By Annal Vyas, program director, The Bit Factory and advisor to the Akron Global Business Accelerator and The University of Akron SEED Legal Clinic
Throughout my career, I have provided legal counsel to hundreds of startups and in my experience, I’ve seen startups make the same legal mistakes time and time again. Here are ten that occur often.
(Please keep in mind that the following is not legal or tax advice, but rather a general discussion of legal issues. You should consult with an attorney and/or tax professional for advice specific to your situation.)
- Not forming an entity – If you operate a business without forming an entity through the Secretary of State, you open yourself up to personal liability. For example, suppose you start a business that sells ice cream out of a truck. You accidentally sell expired ice cream to a child whose parents end up incurring $100,000 in hospital bills. The child’s parents can sue you individually for that amount – meaning that your personal assets, such as your house or your own child’s college tuition fund – could be wiped out.
But things could get even worse. Say you started that ice cream business with your best friend, and he sells the expired ice cream, not you. The parents could still sue you personally for the entire amount (not just half), even though you didn’t do anything wrong.
Forming a legal entity (usually either an LLC or a corporation) is the best way to avoid personal liability for the mess-ups of a business.
- Choosing the wrong entity - Most founders choose between a limited liability company (LLC) or corporation. If your startup plans to seek venture capital, it often makes good sense to organize as a Delaware corporation. Why a Delaware corporation? Delaware is universally recognized as the nation’s leader in corporate law and venture capital firms prefer to invest in Delaware corporations because of the flexibility and stability of Delaware law.
However, if a company is not seeking VC money, then forming an LLC in the state in which the company is located often makes more sense.
- Failing to treat your company as separate from you individually - I can’t tell you how many founders go through the process of forming an LLC or a corporation, but then continue to sign contracts personally. Moreover, many founders don’t treat the company as separate from themselves. For example, founders may fail to open a separate bank account on behalf of the business. If a court believes that you are not taking adequate steps to treat the company separate from you as an individual, the court very well could hold you personally liable for the company liabilities.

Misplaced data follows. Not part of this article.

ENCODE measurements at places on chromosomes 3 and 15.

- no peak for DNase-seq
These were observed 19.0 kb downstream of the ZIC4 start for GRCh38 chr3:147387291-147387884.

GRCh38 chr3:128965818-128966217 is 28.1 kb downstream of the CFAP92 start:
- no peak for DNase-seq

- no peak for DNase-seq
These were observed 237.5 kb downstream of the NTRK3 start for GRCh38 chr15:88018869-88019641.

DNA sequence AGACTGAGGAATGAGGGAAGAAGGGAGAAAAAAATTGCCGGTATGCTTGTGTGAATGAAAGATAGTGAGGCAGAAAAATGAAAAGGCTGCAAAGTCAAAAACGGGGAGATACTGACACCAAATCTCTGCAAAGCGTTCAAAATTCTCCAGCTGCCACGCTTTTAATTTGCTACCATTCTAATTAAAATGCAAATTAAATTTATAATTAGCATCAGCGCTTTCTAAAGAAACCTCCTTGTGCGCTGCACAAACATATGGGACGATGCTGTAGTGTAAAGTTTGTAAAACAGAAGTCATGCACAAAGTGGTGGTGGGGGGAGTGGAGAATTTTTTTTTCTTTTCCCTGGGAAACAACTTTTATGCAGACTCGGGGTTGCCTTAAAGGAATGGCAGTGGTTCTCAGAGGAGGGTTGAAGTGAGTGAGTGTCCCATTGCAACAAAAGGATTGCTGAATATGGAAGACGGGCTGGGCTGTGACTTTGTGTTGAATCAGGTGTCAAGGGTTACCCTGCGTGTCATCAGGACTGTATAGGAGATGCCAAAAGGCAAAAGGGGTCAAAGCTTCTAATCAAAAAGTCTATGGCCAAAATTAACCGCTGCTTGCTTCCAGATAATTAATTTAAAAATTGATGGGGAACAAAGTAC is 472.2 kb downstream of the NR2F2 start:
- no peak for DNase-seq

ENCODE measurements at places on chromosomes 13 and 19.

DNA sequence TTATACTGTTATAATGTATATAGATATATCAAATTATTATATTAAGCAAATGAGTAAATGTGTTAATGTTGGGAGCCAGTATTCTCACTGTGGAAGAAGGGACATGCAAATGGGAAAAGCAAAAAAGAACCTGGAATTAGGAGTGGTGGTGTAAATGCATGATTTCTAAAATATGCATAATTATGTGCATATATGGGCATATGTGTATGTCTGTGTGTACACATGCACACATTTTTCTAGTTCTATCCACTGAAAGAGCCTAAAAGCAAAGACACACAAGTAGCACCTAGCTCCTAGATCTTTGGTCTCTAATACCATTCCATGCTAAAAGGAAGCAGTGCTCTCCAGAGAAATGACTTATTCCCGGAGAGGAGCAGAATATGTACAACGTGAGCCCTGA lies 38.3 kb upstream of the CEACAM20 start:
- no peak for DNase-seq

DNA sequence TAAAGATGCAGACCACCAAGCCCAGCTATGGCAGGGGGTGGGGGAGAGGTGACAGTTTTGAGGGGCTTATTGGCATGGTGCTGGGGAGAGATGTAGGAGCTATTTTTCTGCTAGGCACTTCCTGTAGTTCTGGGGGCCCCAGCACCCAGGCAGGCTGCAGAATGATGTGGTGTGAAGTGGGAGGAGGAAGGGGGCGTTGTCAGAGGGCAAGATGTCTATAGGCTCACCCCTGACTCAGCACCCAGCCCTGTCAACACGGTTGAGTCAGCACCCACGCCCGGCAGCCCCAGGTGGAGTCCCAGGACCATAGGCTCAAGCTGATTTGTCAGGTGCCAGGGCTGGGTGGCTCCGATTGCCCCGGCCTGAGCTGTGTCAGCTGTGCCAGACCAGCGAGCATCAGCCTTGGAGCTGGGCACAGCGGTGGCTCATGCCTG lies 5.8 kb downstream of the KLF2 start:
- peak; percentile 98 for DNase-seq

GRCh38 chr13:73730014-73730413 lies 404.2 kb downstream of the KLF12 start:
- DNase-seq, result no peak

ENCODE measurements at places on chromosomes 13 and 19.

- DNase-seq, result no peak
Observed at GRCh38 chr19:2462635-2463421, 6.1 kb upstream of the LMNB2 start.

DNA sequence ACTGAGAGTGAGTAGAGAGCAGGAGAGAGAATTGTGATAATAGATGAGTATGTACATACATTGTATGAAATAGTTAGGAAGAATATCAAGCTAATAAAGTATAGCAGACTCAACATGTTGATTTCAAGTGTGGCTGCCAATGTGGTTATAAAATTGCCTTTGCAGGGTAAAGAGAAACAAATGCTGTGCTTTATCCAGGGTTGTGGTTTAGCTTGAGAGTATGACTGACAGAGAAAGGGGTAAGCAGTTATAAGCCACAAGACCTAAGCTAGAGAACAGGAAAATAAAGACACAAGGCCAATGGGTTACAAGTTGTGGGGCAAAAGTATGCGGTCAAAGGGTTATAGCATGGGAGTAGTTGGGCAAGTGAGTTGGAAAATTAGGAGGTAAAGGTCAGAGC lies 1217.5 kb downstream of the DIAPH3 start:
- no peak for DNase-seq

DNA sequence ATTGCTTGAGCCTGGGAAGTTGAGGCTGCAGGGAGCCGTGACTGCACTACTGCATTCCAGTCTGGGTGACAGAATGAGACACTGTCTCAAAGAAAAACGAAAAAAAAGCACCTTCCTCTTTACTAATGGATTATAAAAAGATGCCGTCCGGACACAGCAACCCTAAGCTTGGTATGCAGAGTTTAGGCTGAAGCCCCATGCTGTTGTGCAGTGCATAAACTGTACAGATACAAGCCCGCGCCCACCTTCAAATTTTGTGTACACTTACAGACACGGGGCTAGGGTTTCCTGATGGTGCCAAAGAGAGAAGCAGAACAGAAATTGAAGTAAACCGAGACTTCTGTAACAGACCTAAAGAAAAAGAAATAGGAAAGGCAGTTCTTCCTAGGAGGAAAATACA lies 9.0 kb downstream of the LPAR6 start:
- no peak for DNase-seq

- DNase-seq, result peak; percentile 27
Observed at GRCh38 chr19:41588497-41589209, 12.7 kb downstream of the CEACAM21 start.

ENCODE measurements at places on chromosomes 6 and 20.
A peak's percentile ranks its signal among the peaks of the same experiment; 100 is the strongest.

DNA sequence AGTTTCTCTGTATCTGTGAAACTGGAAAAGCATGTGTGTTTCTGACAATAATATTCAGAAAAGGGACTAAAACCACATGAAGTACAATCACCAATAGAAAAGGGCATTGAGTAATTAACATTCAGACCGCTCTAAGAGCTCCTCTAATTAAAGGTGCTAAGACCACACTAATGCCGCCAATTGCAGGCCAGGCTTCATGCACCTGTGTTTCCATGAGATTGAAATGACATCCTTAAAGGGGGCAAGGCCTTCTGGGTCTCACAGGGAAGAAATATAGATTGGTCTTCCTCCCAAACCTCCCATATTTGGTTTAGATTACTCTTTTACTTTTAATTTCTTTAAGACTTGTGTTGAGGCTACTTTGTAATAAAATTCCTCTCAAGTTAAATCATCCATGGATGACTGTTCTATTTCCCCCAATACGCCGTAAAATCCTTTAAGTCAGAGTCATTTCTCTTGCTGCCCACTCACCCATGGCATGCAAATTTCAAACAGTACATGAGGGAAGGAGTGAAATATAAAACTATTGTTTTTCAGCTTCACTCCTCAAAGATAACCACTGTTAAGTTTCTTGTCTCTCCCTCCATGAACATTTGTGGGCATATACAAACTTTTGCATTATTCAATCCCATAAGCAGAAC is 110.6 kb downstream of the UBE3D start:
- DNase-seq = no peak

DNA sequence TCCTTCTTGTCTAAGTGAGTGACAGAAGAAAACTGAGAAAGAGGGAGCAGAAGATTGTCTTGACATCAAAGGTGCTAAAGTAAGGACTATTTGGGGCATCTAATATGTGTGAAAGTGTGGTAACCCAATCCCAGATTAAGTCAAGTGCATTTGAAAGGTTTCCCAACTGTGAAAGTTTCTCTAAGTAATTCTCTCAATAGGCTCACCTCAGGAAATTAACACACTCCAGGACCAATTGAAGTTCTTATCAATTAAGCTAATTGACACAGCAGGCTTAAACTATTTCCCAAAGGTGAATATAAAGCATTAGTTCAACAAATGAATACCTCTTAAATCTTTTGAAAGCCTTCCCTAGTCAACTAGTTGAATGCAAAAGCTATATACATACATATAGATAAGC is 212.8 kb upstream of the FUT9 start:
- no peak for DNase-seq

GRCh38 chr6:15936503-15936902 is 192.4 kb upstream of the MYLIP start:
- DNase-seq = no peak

- Failing to understand IP issues - Startups often run into a whole lot of trouble by not understanding intellectual property issues. For example, a startup could pick a name for their company, only to find that it infringes on the trademark of another company. Or a startup could discover that it doesn’t actually own the copyright to software created by a third party. Or a company could fail to file a patent application in a timely fashion, thus forfeiting patent rights. The list of IP considerations is long.
- Failing to sign a founders’ agreement - Some type of agreement between the founders of the company is essential. In an LLC, this founders’ agreement is called an operating agreement. An operating agreement is similar to a prenuptial marriage agreement, but for your business. In an operating agreement, you want to deal with important issues, such as equity allocation, voting rights, vesting schedules, buy-sell agreements, and the like.
- Failing to understand key employment issues - Startups often prefer to classify workers as independent contractors and not employees, so as to avoid paying employment taxes. However, worker misclassification can lead to significant penalties.
- Failing to understand tax consequences - Startups often mess up tax issues, as tax is a complicated area with many nuances. For example, if a founder has stock that is subject to a vesting schedule, then he or she should file an 83(b) election to save money on taxes.
- Failing to adhere to securities laws - Like tax, securities law is extremely complex. For example, startups can run into problems by raising money from non-accredited investors.
- Ignoring internet legal issues - Companies often copy and paste terms and conditions and privacy policies from other websites. That’s a mistake, and can lead to significant problems down the line. For example, various states have enacted “shine the light” provisions which mandate that a website operator disclose what information is collected from users and how that information is used.
- Not seeking legal counsel from an experienced business lawyer who deals with startups - Finally, startups should seek out a business lawyer who has experience dealing with startups. You wouldn’t go to a cardiologist for a brain issue. Similarly, you shouldn’t go to your uncle who’s a divorce lawyer to handle your startup legal issues. You want to find someone who has a track record working with emerging companies.
Avoiding these common mistakes will save you time, money, and headache!